Although a Chinese Medicine practitioner has proposed a full body transplant, Jason Robertson’s immersion into this discipline has not embraced such a concept. His is a traditional form which he practices and teaches. He traces his pathway to dedication in both the language and the concepts to years spent in both of the Chinas and in San Francisco. His mentor, Wang Ju-Yi, has been both teacher and inspiration.
Although there is an herbal branch of Chinese Medicine, the preponderant technique is that of acupuncture. There are some 30,000 acupuncturists in the US, 1300 in the Seattle area, and three accredited local schools. The local society is named East Asian Medical Practitioners. The scope of the process includes: clinical history, acupuncture, advice, supplemental advice, and herbal therapies. Within this mix is the connection of signs and symptoms, clues, and patterns of disease.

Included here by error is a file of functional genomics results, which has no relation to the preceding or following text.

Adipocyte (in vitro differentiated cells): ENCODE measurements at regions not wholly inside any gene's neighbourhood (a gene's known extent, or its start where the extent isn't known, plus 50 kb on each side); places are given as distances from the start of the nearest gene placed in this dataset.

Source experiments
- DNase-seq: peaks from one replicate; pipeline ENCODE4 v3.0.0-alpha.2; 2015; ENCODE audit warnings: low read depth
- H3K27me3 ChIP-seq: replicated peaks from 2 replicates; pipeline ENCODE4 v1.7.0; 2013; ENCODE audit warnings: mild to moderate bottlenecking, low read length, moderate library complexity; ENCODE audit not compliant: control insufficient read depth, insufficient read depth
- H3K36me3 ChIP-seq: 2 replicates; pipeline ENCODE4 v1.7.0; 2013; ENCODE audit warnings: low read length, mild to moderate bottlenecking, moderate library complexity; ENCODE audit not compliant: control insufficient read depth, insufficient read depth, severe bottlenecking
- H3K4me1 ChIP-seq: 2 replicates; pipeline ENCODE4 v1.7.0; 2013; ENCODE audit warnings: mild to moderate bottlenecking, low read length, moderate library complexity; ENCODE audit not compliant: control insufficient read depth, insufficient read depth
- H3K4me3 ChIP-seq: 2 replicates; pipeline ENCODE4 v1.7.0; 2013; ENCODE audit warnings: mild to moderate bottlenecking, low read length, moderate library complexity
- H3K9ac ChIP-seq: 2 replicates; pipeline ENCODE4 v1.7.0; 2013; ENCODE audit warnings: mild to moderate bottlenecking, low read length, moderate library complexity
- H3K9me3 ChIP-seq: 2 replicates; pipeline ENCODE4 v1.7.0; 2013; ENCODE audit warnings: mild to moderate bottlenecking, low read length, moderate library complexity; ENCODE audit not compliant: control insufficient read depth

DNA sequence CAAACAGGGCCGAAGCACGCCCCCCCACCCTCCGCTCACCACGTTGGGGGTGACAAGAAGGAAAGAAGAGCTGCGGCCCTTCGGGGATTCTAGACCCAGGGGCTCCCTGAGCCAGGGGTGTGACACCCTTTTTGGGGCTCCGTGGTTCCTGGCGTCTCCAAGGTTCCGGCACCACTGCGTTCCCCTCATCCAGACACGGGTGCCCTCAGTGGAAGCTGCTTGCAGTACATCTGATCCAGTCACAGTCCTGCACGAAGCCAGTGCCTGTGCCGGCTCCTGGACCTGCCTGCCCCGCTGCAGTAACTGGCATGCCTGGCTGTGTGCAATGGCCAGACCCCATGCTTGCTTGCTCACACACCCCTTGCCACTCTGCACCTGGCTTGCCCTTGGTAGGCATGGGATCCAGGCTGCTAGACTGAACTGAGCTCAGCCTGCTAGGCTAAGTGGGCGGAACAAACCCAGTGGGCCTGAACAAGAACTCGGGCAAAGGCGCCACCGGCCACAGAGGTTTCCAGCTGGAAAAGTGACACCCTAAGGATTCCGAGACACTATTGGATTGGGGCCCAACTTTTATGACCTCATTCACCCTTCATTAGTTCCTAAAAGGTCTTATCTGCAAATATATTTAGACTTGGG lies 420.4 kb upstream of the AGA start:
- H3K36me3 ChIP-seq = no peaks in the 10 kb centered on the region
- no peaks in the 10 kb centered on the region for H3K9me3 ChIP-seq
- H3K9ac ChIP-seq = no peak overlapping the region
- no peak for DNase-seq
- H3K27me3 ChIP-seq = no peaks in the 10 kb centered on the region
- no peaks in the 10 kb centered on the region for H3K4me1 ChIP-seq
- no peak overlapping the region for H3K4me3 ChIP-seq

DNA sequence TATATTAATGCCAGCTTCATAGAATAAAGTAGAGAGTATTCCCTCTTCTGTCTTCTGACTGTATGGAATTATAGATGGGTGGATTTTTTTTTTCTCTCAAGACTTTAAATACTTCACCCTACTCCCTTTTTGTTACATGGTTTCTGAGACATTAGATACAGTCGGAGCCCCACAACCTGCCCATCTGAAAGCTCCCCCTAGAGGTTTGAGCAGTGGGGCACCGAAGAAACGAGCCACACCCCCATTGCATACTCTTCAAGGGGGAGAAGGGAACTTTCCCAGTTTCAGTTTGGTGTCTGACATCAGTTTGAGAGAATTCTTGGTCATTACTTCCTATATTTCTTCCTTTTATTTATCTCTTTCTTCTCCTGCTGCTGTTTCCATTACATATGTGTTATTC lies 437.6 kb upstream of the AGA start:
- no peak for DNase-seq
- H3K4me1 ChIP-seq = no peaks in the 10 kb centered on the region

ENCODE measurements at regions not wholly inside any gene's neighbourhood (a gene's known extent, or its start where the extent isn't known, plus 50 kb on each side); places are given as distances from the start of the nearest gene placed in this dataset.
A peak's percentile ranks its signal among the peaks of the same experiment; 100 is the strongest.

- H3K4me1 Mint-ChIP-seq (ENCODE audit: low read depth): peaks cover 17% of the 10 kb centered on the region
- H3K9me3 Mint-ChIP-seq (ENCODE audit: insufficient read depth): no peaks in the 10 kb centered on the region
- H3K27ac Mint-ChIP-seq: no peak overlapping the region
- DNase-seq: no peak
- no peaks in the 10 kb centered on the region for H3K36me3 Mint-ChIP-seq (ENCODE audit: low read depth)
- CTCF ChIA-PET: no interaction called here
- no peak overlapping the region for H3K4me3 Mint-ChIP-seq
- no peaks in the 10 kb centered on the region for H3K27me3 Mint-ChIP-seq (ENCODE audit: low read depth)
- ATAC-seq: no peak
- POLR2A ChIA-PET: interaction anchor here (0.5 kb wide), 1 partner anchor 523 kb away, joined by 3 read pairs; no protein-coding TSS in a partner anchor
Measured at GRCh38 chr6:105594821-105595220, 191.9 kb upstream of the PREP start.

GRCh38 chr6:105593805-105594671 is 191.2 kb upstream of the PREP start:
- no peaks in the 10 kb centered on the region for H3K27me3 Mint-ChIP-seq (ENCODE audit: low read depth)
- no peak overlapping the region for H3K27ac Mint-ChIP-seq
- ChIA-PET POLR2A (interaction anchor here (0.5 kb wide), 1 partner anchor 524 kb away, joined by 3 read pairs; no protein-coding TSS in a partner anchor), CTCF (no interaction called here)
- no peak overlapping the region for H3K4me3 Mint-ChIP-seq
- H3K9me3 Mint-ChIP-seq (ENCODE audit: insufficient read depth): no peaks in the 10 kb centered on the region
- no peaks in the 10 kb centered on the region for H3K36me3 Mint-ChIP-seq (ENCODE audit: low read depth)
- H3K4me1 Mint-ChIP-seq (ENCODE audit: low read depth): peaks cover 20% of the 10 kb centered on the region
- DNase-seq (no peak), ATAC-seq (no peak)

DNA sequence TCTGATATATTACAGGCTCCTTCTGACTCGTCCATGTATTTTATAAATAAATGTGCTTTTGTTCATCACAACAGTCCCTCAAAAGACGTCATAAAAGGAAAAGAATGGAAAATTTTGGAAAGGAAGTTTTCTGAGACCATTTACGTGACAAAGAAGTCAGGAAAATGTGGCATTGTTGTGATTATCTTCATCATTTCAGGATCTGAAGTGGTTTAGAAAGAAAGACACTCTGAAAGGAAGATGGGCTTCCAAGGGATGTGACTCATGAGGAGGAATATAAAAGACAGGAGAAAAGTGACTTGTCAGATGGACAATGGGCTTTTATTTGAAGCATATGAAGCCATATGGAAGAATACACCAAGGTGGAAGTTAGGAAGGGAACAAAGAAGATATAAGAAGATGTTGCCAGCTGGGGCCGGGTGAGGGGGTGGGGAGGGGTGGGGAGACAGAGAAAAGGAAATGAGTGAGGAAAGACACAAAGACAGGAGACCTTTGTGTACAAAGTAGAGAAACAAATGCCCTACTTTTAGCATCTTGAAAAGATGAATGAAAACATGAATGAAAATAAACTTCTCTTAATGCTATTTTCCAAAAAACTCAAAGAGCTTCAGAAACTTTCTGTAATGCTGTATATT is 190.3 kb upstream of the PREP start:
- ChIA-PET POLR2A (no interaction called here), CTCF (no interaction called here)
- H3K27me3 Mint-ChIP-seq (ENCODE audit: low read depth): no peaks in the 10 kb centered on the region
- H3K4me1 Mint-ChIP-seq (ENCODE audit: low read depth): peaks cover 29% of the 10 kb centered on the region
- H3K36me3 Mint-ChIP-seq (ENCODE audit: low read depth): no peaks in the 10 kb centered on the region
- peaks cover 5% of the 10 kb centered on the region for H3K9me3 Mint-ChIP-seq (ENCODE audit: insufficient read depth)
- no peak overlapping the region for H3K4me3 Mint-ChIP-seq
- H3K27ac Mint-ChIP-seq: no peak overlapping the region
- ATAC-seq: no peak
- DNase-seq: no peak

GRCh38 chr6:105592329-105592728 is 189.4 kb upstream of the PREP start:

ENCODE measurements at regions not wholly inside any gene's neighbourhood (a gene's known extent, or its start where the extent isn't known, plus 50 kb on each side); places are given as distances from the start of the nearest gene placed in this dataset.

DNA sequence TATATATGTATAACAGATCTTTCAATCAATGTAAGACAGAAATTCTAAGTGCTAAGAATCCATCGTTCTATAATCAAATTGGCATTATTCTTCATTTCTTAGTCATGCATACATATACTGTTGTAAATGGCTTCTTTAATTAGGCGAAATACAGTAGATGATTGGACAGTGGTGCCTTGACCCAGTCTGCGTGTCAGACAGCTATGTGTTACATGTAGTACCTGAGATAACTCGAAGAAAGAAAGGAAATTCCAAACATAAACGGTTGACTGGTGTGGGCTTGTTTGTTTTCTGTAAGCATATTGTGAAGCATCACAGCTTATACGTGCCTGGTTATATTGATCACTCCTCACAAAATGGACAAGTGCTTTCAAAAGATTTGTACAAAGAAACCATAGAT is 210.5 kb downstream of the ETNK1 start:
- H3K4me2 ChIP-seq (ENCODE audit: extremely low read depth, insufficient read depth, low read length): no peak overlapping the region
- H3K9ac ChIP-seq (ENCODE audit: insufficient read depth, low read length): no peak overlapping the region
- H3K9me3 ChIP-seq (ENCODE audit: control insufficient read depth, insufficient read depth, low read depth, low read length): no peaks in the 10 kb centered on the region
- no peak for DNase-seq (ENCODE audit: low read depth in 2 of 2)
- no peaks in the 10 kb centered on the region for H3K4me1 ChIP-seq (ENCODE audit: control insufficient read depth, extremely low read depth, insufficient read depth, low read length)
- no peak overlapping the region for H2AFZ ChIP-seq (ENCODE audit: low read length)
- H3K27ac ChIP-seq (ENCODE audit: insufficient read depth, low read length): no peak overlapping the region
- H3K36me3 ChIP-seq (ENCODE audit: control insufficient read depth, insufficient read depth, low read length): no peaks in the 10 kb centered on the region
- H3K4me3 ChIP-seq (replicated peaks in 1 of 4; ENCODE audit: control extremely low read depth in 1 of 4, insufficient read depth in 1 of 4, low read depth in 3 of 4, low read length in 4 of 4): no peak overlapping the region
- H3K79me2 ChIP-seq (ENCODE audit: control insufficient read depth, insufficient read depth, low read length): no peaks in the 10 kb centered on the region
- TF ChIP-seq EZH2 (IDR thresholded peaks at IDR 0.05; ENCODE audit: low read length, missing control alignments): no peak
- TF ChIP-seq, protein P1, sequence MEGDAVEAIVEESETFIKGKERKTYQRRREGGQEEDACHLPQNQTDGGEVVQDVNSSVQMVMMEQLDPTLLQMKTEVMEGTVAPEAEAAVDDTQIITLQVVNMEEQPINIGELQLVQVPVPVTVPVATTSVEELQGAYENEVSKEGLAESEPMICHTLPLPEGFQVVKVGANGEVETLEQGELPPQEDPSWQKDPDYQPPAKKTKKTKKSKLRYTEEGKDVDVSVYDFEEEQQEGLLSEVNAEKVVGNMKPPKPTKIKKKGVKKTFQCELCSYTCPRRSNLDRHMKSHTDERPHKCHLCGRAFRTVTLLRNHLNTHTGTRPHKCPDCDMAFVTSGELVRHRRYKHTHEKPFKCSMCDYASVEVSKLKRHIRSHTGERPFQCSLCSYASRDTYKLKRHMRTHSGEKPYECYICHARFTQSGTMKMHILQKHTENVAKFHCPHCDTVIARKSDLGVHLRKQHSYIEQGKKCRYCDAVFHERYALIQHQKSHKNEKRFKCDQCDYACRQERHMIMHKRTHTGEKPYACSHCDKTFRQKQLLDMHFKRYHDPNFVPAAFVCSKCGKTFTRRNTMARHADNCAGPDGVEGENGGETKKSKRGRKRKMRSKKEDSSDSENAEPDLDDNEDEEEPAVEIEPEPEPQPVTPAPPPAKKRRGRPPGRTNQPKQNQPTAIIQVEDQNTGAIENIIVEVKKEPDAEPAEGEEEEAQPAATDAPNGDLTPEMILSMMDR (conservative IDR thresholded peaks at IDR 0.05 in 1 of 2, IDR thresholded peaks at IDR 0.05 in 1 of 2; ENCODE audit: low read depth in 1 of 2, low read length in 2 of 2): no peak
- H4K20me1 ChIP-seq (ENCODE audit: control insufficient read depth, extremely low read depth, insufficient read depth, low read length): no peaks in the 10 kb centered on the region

The evolution of the art (actually a very old one) was expedited during the Cultural Revolution of the ’60s. Mao Tse-Tung approved of sending “barefoot doctors” into the hinterlands to administer to the masses. Subsequently, the techniques came to the larger cities, particularly Beijing. Wang was one of these.
The sequence of events, as practiced by Wang, is first to check the pulse, then to ask questions, laying on of hands to palpate acupuncture channels while running the thumb along limbs and torso, determining the effect on organs, and at times slapping the contralateral limb to direct attention away from the site of the acupuncture. The effect, it is postulated, is mediated by channels toward the target organ. It has been found that acupuncture increases the oxygen levels at the sites. A very narrow-gauge needle is used. 10-15 needle pricks are generally given per hour.
Observation: A student must keenly prick up his/her ears as the instructor makes his points, lest said student be needled by classmates at not having been too sharp, the motto being, “Get on the stick.”